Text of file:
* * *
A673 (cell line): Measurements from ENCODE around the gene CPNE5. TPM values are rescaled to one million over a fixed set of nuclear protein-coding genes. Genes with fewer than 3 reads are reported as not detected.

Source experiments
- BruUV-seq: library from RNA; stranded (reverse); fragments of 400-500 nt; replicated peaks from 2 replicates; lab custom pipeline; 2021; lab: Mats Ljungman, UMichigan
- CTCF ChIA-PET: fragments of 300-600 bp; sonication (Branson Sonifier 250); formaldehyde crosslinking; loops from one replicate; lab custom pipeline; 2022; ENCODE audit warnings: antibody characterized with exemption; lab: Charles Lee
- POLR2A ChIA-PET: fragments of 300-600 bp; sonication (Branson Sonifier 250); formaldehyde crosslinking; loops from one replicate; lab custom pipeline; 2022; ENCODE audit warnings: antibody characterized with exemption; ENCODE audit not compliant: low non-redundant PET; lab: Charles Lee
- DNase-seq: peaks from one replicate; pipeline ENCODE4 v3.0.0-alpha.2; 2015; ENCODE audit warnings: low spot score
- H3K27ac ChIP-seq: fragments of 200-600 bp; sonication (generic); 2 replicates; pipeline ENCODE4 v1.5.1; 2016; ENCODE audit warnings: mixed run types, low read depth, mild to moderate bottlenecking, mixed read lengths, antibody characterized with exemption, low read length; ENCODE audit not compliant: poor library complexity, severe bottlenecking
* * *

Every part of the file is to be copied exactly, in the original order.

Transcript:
A673 (cell line): Measurements from ENCODE around the gene CPNE5. TPM values are rescaled to one million over a fixed set of nuclear protein-coding genes. Genes with fewer than 3 reads are reported as not detected.

Source experiments
- BruUV-seq: library from RNA; stranded (reverse); fragments of 400-500 nt; replicated peaks from 2 replicates; lab custom pipeline; 2021; lab: Mats Ljungman, UMichigan
- CTCF ChIA-PET: fragments of 300-600 bp; sonication (Branson Sonifier 250); formaldehyde crosslinking; loops from one replicate; lab custom pipeline; 2022; ENCODE audit warnings: antibody characterized with exemption; lab: Charles Lee
- POLR2A ChIA-PET: fragments of 300-600 bp; sonication (Branson Sonifier 250); formaldehyde crosslinking; loops from one replicate; lab custom pipeline; 2022; ENCODE audit warnings: antibody characterized with exemption; ENCODE audit not compliant: low non-redundant PET; lab: Charles Lee
- DNase-seq: peaks from one replicate; pipeline ENCODE4 v3.0.0-alpha.2; 2015; ENCODE audit warnings: low spot score
- H3K27ac ChIP-seq: fragments of 200-600 bp; sonication (generic); 2 replicates; pipeline ENCODE4 v1.5.1; 2016; ENCODE audit warnings: mixed run types, low read depth, mild to moderate bottlenecking, mixed read lengths, antibody characterized with exemption, low read length; ENCODE audit not compliant: poor library complexity, severe bottlenecking